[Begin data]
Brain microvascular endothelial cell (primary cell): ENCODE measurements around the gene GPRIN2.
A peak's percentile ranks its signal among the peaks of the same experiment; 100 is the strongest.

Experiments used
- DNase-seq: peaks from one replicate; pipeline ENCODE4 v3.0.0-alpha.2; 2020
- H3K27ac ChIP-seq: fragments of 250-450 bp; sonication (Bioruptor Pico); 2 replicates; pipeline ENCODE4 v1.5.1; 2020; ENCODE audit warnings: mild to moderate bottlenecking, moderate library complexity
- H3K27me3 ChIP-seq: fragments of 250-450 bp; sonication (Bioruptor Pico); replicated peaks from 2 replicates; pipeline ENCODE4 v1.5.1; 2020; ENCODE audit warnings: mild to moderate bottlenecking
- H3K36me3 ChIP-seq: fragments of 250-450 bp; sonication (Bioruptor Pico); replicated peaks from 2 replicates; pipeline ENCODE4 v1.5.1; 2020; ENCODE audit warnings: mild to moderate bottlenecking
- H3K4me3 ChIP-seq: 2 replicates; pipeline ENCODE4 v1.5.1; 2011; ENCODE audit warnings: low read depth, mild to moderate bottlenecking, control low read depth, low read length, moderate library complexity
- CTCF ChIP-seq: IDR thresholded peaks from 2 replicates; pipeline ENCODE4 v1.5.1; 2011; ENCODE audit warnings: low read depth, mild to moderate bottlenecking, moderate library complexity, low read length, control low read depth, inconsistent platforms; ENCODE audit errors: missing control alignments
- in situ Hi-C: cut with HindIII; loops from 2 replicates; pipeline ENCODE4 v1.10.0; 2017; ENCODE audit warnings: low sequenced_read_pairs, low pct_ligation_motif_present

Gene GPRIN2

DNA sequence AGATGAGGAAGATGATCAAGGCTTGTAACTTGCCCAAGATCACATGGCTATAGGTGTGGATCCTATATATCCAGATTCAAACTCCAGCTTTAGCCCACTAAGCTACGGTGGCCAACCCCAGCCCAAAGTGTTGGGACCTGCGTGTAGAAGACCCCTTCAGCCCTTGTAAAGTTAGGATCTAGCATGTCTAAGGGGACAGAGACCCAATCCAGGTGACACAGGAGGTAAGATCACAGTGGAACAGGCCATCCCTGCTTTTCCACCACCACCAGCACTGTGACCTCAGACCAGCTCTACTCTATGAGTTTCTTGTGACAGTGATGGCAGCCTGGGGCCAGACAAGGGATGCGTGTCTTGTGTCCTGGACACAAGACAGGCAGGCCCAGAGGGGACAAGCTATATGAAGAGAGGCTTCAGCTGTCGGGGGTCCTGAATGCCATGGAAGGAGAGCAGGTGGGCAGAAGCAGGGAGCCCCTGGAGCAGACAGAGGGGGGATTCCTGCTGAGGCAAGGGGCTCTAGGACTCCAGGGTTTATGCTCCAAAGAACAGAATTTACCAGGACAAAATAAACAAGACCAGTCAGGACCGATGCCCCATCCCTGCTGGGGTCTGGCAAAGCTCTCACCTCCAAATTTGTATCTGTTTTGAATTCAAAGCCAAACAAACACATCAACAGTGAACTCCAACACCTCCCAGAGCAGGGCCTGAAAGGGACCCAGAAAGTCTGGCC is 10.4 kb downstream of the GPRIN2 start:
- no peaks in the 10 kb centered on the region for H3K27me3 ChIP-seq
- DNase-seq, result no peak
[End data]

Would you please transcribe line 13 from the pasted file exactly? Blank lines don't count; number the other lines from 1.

- no peaks in the 10 kb centered on the region for H3K27me3 ChIP-seq